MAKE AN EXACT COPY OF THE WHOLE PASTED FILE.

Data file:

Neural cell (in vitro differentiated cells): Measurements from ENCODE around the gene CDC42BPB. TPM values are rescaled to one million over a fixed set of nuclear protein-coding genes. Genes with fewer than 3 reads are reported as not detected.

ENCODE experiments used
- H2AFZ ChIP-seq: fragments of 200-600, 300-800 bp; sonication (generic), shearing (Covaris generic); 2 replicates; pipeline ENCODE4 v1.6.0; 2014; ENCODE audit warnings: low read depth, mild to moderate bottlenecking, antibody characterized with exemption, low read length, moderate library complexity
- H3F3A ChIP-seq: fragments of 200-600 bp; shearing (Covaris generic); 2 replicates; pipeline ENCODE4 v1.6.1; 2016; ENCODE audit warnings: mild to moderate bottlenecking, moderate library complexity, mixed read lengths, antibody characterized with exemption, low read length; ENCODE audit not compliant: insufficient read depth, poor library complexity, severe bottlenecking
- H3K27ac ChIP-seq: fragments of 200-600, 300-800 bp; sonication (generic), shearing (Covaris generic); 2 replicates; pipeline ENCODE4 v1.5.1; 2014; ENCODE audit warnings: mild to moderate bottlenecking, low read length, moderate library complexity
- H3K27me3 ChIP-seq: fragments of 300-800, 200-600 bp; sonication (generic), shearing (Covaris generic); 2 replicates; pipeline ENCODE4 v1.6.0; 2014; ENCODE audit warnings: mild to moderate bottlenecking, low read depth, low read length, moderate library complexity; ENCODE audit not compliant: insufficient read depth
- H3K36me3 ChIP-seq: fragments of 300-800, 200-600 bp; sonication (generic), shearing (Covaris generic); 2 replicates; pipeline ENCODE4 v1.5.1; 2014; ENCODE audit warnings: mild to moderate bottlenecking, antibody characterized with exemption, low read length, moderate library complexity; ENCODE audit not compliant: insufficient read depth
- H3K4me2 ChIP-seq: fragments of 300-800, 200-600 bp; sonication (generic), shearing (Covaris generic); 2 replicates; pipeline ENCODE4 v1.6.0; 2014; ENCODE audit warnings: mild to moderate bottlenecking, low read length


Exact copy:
Neural cell (in vitro differentiated cells): Measurements from ENCODE around the gene CDC42BPB. TPM values are rescaled to one million over a fixed set of nuclear protein-coding genes. Genes with fewer than 3 reads are reported as not detected.

ENCODE experiments used
- H2AFZ ChIP-seq: fragments of 200-600, 300-800 bp; sonication (generic), shearing (Covaris generic); 2 replicates; pipeline ENCODE4 v1.6.0; 2014; ENCODE audit warnings: low read depth, mild to moderate bottlenecking, antibody characterized with exemption, low read length, moderate library complexity
- H3F3A ChIP-seq: fragments of 200-600 bp; shearing (Covaris generic); 2 replicates; pipeline ENCODE4 v1.6.1; 2016; ENCODE audit warnings: mild to moderate bottlenecking, moderate library complexity, mixed read lengths, antibody characterized with exemption, low read length; ENCODE audit not compliant: insufficient read depth, poor library complexity, severe bottlenecking
- H3K27ac ChIP-seq: fragments of 200-600, 300-800 bp; sonication (generic), shearing (Covaris generic); 2 replicates; pipeline ENCODE4 v1.5.1; 2014; ENCODE audit warnings: mild to moderate bottlenecking, low read length, moderate library complexity
- H3K27me3 ChIP-seq: fragments of 300-800, 200-600 bp; sonication (generic), shearing (Covaris generic); 2 replicates; pipeline ENCODE4 v1.6.0; 2014; ENCODE audit warnings: mild to moderate bottlenecking, low read depth, low read length, moderate library complexity; ENCODE audit not compliant: insufficient read depth
- H3K36me3 ChIP-seq: fragments of 300-800, 200-600 bp; sonication (generic), shearing (Covaris generic); 2 replicates; pipeline ENCODE4 v1.5.1; 2014; ENCODE audit warnings: mild to moderate bottlenecking, antibody characterized with exemption, low read length, moderate library complexity; ENCODE audit not compliant: insufficient read depth
- H3K4me2 ChIP-seq: fragments of 300-800, 200-600 bp; sonication (generic), shearing (Covaris generic); 2 replicates; pipeline ENCODE4 v1.6.0; 2014; ENCODE audit warnings: mild to moderate bottlenecking, low read length